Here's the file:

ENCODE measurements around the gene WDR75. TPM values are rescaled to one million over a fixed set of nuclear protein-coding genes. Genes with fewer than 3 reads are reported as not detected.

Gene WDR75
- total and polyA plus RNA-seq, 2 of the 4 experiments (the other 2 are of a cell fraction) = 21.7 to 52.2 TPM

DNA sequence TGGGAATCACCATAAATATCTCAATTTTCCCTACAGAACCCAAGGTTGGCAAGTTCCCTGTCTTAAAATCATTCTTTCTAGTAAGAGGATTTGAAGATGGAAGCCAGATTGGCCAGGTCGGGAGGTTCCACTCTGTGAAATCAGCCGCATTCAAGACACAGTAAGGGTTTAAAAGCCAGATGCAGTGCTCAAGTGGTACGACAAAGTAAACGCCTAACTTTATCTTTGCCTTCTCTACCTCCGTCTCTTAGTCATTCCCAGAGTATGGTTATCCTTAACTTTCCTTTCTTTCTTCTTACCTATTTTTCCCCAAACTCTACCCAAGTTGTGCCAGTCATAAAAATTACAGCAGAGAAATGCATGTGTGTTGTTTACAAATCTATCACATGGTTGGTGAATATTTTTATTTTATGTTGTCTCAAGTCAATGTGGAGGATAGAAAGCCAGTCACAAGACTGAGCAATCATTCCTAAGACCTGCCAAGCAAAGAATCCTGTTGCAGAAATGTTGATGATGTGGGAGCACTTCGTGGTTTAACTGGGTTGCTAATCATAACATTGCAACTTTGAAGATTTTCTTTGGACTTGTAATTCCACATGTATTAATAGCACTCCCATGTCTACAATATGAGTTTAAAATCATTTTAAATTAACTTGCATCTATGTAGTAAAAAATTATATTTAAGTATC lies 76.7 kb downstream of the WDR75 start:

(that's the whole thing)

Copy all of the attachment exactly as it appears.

ENCODE measurements around the gene WDR75. TPM values are rescaled to one million over a fixed set of nuclear protein-coding genes. Genes with fewer than 3 reads are reported as not detected.

Gene WDR75
- total and polyA plus RNA-seq, 2 of the 4 experiments (the other 2 are of a cell fraction) = 21.7 to 52.2 TPM

DNA sequence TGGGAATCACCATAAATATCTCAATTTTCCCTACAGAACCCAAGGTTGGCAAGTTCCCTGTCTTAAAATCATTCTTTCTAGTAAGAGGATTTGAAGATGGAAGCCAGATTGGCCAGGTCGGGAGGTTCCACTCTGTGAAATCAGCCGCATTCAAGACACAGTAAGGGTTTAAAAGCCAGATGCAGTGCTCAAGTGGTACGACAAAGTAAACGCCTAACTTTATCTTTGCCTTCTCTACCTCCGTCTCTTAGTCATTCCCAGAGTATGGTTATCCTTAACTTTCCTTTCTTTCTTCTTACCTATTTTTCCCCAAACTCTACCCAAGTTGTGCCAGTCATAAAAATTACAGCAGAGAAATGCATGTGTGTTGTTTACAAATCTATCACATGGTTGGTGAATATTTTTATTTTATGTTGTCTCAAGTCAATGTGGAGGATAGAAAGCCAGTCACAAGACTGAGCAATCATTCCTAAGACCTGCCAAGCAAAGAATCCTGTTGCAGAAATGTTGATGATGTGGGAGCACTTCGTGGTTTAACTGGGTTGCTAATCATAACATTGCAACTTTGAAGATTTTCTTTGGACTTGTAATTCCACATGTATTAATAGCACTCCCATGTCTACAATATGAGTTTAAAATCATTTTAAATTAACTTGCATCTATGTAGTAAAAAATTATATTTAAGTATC lies 76.7 kb downstream of the WDR75 start: